And what I mean by theme, each quarter, we had a particular theme because I believe creating targets is important. I also believe there’s three parts to any game, and that’s context, scores, and actions. And so, context is the theme in which you’re operating from. It could be your core values, or your mission, or whatever it might be. But each quarter, we have a particular theme. And I remember one year, one quarter, we had we called the GC400 which has just passed, but the GC600 is the actual event. But we had a particular target. 400 represented a particular score for us or revenue target.
So, we reproduced a racetrack on the wall. We had the actual GC600 racetrack on the wall, and we have cars, and one car was the blue car was the date of the time frame, basically break the track into 90 days, and the other was the revenue. It was literally a race between the red car and the blue car around this track. And again, it was a visual display of keeping us on target.
Now, some of you listening might think that’s a bit quirky, but I’ll tell you what, it’s enrolling, people love playing it. I believe people love playing games if the games are created effectively. That could be a version of a scoreboard as well.
Simon Dell: That’s fantastic. I think that sort of thing can be applied to any business.
Simon Bell: I’ll tell you the funniest thing, Simon. I had a client who was a very well-known air conditioning company in the western suburbs of Brisbane, and I’ve seen two of his senior aircon techs. They created two teams within the business, and they had a scoreboard which was literally a whiteboard divided into red team, blue team, with circles on it. Every time they did an install, they got to put a smiley face in a circle, and they had 40 circles on both sides, and it was which team could get to the 41st.
I’ve seen senior aircon techs run from the front door to the scoreboard to put a smiley face in a circle. That goes to show you the power of — if it’s created effectively, the power of it.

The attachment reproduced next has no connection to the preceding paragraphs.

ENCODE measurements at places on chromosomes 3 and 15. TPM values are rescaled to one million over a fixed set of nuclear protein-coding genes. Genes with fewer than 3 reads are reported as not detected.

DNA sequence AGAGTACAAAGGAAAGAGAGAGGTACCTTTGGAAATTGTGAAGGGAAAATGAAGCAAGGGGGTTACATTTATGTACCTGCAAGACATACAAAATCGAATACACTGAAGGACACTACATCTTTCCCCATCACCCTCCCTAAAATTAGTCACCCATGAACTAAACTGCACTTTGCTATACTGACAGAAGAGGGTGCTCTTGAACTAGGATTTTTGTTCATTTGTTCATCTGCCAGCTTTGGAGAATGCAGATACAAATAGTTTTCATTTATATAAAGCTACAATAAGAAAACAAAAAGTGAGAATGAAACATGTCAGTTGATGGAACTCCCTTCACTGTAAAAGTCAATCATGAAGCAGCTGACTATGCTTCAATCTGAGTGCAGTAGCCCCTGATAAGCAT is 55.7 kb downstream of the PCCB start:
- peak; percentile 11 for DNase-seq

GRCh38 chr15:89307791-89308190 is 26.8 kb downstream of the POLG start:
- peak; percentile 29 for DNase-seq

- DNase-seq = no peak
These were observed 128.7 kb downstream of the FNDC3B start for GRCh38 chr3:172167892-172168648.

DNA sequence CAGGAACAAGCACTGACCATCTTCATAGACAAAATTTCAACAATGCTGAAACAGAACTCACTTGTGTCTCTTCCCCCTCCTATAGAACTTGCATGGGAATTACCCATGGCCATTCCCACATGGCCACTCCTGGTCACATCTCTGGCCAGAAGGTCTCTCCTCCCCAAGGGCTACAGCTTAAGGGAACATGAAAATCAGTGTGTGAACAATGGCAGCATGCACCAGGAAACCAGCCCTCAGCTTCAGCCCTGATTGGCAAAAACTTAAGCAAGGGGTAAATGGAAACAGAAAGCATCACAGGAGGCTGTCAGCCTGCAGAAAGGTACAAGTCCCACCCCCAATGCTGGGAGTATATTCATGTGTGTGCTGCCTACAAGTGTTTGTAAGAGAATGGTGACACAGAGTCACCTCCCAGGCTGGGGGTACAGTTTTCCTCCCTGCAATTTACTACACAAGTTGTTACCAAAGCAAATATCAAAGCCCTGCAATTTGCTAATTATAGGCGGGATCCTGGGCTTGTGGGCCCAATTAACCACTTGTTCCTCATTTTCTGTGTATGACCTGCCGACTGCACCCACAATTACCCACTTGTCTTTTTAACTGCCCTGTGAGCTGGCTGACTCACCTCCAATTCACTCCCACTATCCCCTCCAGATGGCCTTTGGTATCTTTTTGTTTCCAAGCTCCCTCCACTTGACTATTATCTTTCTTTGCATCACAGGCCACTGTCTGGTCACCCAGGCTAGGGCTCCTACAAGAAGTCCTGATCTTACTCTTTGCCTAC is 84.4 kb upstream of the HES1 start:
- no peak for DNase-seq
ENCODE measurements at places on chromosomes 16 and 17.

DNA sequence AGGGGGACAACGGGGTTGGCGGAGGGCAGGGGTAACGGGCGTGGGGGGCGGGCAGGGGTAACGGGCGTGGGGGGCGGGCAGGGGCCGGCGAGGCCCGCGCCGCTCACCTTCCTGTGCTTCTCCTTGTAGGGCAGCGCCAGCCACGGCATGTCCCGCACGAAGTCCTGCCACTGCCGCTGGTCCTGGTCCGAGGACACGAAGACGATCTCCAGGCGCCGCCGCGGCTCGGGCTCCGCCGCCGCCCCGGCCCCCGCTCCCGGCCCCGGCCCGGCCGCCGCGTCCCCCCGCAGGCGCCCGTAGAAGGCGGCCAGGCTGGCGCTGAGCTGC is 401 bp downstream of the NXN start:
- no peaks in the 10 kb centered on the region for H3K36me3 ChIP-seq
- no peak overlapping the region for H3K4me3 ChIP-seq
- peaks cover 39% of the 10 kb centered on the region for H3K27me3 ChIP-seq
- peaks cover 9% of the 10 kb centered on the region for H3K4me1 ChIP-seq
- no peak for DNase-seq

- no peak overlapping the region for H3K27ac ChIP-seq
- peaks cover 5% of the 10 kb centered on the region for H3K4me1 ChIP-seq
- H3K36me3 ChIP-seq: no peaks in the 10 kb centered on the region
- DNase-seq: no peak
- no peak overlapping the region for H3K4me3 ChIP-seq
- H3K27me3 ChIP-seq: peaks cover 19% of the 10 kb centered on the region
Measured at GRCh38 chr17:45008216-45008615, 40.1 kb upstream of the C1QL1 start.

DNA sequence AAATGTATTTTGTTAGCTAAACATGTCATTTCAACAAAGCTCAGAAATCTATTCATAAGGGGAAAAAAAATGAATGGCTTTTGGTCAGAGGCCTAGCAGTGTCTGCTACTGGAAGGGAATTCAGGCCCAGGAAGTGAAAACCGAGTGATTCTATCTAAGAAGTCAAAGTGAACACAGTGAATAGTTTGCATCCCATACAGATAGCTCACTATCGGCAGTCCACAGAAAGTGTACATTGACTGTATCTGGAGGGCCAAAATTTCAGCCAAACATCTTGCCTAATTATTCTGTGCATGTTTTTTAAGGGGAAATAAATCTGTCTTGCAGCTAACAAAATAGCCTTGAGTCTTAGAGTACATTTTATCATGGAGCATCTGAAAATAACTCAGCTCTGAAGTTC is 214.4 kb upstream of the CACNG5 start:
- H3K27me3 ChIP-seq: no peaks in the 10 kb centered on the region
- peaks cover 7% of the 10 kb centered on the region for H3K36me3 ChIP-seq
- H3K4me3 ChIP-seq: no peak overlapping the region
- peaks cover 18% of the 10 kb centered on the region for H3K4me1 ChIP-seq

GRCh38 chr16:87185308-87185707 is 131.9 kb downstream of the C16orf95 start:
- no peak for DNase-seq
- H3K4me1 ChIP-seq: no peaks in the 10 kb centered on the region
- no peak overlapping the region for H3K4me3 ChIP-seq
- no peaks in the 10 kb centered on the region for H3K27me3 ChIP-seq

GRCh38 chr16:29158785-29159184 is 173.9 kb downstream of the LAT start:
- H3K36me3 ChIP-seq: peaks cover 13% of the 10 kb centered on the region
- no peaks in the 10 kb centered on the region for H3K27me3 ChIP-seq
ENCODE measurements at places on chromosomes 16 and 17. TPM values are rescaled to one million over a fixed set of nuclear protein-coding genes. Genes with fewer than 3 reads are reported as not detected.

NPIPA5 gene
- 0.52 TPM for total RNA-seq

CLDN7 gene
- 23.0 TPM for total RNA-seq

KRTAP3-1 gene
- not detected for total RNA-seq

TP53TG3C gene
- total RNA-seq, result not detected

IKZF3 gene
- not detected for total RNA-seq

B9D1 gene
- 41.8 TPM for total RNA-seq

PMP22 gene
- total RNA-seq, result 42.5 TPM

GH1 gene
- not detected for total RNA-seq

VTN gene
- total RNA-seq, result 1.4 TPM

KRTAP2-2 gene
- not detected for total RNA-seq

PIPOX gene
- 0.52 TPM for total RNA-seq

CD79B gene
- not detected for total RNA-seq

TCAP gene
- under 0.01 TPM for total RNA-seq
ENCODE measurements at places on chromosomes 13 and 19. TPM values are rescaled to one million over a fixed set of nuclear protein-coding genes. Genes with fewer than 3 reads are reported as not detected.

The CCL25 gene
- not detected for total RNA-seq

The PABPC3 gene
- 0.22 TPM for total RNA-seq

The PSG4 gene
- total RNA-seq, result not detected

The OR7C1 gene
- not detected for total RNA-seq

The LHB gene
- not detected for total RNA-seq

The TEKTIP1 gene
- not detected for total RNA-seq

Simon Dell: That is engagement right there. That is engaging with your team and your staff in the most simplest way. Smiley faces, it doesn’t need any more complexity than that.
Simon Bell: Two dots and a curve.
Simon Dell: That’s fantastic. I think back on my time in a large corporate in the middle of 2000s. They had a scorecard. We used to get a road show, a CEO road show every three months, and they’d come along, and they’d put the scorecard up on a… I was going to say overhead projector, but it’s not that old, they put it off on a laptop, and a projector. They talk through it and we’d all want to strangle ourselves after that, an hour and a half of that.
The problem was there, it was very corporate. They were trying to cram all this information into a single page to try and made it engaging, and it just failed.
Simon Bell: The truth probably was he didn’t want to be there doing it as much as you didn’t want to be there.
Simon Dell: I think the takeout from there is, all businesses should have some sort of scorecard or whatever you want to call it. It doesn’t need to be complex, but if you can make it engaging and if you can make it fun, then even better.
The next question I’ve got for you is: How far out do you think people should be planning? Going back to that story earlier on, he was five years ahead of himself. I think the challenge that had occurred with that was that that five years had caused… It was either paralysis right at that point because he was thinking so far ahead that he wasn’t thinking about what’s going to happen next week or what’s going to happen the next three months.
Because it was five years, it failed to inject any sense of urgency in what needed to be done. If you didn’t achieve something this month, that didn’t matter. There was another month next month, and so on and so forth. How far do you… Do you think five years is bad? Or should it be one year? Or should it be a combination of all of those things?
Simon Bell: I think five years in this day and age is far too long. With technological changes, industry shifts, I think five years is just way too far out. I think three years and 12 months, I think three years to kind of create the context of the 12-month objective or game. Three years, 12 months, and then quarterly. We made the mistake, I made the mistake early on, of setting a 12-month game.